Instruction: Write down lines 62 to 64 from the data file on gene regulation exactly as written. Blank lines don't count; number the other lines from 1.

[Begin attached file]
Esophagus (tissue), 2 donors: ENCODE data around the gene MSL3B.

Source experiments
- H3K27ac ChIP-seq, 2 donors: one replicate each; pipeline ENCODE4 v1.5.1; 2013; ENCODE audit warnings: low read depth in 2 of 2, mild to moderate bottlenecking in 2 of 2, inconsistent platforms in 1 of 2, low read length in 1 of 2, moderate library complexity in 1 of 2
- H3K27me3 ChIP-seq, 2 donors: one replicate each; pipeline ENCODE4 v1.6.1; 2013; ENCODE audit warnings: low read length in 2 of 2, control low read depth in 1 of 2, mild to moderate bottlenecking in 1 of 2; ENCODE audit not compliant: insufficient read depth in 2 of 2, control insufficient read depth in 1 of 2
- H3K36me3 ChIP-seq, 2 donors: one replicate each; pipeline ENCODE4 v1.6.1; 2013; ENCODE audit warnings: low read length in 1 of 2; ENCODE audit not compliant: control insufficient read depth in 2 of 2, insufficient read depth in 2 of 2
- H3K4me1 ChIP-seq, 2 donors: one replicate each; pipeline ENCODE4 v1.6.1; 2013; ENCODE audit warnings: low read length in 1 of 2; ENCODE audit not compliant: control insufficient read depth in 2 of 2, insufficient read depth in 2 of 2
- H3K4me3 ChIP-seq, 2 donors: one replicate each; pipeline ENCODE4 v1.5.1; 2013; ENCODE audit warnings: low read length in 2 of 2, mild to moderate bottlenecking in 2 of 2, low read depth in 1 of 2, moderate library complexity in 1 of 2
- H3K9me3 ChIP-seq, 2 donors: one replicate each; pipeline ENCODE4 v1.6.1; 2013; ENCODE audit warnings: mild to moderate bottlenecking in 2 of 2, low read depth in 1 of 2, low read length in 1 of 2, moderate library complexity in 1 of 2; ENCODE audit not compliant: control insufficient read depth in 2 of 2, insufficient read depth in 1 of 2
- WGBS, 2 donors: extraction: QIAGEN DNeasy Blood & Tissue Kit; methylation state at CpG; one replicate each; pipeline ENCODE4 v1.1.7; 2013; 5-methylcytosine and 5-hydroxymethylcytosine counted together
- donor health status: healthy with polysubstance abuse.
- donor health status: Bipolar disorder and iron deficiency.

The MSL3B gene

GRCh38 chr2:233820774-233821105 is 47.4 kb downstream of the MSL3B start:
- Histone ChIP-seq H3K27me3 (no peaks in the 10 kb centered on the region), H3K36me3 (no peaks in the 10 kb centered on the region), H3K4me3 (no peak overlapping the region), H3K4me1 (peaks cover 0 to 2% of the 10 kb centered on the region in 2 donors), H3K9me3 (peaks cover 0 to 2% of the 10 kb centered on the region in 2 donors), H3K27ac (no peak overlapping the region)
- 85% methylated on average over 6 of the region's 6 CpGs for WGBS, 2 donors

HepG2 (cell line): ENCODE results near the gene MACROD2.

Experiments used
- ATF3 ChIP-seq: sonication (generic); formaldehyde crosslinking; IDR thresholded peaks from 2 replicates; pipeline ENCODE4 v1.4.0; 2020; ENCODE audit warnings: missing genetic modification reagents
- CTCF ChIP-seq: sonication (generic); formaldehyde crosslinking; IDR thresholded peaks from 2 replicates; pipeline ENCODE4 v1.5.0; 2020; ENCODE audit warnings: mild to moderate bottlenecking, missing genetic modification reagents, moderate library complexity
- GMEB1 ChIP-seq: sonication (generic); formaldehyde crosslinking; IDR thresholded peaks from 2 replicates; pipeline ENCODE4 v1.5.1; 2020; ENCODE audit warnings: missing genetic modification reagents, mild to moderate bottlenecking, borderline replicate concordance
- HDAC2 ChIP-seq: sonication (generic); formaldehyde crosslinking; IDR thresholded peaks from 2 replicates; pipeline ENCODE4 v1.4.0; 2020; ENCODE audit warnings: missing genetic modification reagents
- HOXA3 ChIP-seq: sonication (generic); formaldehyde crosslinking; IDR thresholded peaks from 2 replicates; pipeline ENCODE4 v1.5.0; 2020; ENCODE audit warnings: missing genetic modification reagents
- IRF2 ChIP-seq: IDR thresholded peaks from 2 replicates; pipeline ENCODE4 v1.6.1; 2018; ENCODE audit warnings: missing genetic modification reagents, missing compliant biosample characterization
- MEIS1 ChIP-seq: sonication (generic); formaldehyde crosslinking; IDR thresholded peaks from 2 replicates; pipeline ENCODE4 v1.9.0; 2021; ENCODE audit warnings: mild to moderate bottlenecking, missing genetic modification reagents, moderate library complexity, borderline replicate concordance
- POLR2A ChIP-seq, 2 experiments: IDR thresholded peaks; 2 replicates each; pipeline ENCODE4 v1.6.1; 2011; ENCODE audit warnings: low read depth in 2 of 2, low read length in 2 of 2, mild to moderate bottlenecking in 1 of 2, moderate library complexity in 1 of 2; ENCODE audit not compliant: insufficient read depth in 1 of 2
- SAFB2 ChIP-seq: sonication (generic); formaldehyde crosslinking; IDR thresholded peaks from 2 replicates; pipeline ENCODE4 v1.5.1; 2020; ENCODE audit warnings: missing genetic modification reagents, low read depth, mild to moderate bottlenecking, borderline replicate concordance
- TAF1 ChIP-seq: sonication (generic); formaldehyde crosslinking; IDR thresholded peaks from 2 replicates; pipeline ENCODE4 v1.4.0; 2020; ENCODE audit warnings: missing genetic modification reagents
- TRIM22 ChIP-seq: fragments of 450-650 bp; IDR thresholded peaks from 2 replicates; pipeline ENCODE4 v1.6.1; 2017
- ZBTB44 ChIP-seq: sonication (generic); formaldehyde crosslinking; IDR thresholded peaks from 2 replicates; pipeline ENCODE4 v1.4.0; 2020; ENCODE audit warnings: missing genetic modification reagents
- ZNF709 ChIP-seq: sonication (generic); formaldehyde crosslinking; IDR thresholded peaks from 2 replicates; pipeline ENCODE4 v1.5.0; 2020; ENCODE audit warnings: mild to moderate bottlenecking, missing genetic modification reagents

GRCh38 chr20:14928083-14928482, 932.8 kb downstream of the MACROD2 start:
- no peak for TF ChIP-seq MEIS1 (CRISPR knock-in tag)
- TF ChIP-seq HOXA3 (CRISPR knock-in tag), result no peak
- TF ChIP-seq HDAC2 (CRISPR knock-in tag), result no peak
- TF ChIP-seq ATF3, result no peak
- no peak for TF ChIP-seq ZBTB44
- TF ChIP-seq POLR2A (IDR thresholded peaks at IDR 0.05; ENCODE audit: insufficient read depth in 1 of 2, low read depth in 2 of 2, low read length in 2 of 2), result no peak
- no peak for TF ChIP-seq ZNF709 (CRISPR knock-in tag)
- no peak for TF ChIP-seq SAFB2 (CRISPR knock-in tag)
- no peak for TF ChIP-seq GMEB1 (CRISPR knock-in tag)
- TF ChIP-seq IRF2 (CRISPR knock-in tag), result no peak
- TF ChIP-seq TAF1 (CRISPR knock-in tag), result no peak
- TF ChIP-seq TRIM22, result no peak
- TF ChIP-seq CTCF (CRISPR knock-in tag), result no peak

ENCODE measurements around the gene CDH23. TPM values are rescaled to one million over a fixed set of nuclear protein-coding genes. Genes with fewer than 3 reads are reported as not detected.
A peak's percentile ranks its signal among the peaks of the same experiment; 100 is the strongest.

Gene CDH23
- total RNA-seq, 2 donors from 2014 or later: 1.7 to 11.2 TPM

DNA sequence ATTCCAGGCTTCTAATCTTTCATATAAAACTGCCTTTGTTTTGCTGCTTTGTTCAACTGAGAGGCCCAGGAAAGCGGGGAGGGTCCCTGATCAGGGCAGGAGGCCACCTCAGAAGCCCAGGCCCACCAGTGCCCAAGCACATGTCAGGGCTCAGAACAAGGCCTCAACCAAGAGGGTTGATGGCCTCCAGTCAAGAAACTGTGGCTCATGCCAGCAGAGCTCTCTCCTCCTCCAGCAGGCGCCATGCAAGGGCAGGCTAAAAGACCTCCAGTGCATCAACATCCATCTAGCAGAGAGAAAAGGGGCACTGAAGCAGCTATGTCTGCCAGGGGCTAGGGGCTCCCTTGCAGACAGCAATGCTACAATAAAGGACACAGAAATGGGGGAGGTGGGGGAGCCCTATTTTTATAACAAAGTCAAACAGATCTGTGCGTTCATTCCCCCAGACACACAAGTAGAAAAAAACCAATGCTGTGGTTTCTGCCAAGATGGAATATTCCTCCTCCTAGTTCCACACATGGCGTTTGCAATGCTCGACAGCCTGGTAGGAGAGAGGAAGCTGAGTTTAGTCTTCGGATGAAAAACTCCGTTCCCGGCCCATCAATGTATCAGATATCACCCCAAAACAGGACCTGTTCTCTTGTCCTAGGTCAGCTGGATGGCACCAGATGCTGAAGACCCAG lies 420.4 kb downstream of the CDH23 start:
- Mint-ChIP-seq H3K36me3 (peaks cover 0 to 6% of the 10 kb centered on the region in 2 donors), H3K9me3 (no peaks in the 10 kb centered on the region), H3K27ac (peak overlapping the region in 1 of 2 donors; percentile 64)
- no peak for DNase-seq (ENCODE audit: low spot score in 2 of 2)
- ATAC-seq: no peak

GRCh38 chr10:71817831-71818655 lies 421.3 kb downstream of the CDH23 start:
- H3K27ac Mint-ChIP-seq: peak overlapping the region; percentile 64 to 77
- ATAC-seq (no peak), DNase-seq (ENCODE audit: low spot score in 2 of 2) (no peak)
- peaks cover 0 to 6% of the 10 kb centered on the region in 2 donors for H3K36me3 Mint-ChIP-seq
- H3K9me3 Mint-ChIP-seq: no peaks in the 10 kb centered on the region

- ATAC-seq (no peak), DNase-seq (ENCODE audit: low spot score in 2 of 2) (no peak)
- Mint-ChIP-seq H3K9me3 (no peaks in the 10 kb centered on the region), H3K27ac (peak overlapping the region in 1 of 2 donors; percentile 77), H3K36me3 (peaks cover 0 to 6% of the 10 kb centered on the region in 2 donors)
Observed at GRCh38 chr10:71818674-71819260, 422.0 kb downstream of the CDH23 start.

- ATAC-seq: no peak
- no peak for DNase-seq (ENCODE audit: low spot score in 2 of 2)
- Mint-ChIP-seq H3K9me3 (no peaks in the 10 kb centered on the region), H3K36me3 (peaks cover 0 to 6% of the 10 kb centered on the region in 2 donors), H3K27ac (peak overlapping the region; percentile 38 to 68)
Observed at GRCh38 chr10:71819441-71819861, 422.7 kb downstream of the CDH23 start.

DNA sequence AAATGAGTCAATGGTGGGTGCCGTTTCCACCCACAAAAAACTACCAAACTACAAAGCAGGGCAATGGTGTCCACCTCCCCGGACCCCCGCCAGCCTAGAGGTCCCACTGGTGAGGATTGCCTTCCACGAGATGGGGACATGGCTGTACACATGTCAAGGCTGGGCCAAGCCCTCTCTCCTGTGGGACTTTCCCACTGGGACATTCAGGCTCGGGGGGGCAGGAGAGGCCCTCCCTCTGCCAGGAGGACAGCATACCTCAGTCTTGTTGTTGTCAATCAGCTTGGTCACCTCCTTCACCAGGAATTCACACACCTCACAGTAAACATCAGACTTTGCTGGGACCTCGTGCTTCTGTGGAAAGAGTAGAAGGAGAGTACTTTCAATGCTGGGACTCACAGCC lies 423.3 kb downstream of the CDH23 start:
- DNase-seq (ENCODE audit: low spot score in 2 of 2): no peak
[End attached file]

- no peak for DNase-seq (ENCODE audit: low spot score in 2 of 2)
- Mint-ChIP-seq H3K9me3 (no peaks in the 10 kb centered on the region), H3K36me3 (peaks cover 0 to 6% of the 10 kb centered on the region in 2 donors), H3K27ac (peak overlapping the region; percentile 38 to 68)
Observed at GRCh38 chr10:71819441-71819861, 422.7 kb downstream of the CDH23 start.